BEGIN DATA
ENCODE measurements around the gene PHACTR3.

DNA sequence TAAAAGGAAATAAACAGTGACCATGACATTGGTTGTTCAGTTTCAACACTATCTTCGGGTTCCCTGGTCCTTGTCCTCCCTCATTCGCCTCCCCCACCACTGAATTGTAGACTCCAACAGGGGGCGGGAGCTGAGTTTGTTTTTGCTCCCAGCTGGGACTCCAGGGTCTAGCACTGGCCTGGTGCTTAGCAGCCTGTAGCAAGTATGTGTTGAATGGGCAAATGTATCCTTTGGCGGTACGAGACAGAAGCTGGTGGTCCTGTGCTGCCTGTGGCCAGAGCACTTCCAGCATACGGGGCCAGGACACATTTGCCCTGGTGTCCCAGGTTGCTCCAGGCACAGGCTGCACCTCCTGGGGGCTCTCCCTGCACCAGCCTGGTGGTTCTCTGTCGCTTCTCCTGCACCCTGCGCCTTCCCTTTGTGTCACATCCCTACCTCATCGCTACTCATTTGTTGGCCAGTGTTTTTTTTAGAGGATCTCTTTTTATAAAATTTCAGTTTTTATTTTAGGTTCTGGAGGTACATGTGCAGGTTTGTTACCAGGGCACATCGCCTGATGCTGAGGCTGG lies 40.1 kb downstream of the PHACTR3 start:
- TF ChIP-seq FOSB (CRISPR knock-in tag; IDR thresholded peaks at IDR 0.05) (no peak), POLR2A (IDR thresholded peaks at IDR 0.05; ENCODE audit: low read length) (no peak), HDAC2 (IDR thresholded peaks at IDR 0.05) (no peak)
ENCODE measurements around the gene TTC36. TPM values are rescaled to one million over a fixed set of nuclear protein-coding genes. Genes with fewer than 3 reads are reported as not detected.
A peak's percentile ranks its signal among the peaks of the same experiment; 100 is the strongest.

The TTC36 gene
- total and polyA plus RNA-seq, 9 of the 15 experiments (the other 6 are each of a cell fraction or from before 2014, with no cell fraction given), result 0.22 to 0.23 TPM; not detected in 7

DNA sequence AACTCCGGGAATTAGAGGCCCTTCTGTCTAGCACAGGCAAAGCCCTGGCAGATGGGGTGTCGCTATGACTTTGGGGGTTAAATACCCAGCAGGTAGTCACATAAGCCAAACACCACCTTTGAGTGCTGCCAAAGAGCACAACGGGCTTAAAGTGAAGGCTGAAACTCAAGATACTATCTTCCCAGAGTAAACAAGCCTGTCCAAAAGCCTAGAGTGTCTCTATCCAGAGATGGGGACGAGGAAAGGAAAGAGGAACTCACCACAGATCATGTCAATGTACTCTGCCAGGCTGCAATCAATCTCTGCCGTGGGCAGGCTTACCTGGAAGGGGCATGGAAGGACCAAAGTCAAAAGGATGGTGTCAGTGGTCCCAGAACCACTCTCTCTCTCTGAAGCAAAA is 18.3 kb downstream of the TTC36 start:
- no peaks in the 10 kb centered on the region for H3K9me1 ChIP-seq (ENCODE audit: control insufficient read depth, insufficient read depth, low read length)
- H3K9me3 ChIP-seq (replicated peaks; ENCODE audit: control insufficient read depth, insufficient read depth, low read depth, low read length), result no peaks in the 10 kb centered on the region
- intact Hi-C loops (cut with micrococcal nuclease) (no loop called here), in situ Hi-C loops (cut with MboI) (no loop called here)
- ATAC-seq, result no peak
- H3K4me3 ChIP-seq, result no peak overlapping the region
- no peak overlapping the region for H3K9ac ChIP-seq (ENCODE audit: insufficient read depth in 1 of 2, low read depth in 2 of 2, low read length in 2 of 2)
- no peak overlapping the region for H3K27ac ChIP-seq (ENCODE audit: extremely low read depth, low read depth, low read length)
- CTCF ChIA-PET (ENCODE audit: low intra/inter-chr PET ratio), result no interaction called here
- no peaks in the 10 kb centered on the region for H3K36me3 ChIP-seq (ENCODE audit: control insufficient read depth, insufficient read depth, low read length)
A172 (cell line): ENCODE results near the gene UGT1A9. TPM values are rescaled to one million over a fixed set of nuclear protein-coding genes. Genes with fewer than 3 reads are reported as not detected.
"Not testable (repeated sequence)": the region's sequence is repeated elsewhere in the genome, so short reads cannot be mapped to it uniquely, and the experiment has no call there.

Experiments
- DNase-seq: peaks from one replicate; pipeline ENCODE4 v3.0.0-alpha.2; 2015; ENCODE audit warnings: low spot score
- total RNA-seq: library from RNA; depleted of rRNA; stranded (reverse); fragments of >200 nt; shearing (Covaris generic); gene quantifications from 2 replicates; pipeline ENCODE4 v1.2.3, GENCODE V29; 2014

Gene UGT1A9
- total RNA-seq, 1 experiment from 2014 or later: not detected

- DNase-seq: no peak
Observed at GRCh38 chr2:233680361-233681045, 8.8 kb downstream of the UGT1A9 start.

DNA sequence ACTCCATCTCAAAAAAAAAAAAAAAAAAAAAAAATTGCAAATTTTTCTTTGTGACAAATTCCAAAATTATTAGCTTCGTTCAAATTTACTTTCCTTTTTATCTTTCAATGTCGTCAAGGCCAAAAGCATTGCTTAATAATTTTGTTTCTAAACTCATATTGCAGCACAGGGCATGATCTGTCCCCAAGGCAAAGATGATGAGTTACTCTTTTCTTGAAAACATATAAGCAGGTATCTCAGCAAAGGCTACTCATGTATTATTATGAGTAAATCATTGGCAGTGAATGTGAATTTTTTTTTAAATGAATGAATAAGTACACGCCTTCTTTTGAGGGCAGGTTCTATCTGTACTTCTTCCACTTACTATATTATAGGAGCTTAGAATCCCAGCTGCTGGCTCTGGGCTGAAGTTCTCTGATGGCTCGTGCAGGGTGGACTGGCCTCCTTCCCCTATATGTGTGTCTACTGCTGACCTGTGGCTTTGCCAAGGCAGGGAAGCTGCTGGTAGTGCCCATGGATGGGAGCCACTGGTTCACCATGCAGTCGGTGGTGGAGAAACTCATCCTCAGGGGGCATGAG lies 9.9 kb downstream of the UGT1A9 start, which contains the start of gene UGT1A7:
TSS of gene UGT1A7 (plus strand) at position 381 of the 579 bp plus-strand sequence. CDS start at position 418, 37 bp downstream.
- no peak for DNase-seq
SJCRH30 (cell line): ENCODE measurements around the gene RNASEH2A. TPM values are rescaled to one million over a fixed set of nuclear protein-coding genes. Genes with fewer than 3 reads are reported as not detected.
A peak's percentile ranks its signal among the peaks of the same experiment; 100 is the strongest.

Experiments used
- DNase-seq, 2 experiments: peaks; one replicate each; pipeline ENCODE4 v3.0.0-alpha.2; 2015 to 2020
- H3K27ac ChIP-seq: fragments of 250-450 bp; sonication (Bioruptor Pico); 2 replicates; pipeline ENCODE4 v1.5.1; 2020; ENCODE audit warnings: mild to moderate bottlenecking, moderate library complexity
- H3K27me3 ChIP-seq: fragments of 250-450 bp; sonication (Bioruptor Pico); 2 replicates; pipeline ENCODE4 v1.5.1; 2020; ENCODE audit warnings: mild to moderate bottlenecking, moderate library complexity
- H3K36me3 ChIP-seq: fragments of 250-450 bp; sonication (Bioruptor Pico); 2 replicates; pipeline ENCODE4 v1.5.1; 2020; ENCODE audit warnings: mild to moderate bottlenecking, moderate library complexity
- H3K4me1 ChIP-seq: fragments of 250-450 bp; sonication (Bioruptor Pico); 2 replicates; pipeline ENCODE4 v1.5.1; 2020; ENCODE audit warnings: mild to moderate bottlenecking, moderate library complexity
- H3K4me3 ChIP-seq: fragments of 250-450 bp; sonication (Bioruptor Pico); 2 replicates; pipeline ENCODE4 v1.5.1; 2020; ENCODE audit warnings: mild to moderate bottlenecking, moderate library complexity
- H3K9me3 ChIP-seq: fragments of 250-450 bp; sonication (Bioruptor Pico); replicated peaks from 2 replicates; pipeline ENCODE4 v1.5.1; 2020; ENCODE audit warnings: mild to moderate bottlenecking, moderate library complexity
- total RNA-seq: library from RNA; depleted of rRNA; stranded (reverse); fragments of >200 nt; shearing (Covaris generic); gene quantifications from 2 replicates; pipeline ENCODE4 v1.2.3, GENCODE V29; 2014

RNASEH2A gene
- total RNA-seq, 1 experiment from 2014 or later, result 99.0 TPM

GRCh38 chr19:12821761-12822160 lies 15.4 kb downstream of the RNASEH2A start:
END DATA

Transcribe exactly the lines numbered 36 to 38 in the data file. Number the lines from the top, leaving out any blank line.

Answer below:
- H3K36me3 ChIP-seq: fragments of 250-450 bp; sonication (Bioruptor Pico); 2 replicates; pipeline ENCODE4 v1.5.1; 2020; ENCODE audit warnings: mild to moderate bottlenecking, moderate library complexity
- H3K4me1 ChIP-seq: fragments of 250-450 bp; sonication (Bioruptor Pico); 2 replicates; pipeline ENCODE4 v1.5.1; 2020; ENCODE audit warnings: mild to moderate bottlenecking, moderate library complexity
- H3K4me3 ChIP-seq: fragments of 250-450 bp; sonication (Bioruptor Pico); 2 replicates; pipeline ENCODE4 v1.5.1; 2020; ENCODE audit warnings: mild to moderate bottlenecking, moderate library complexity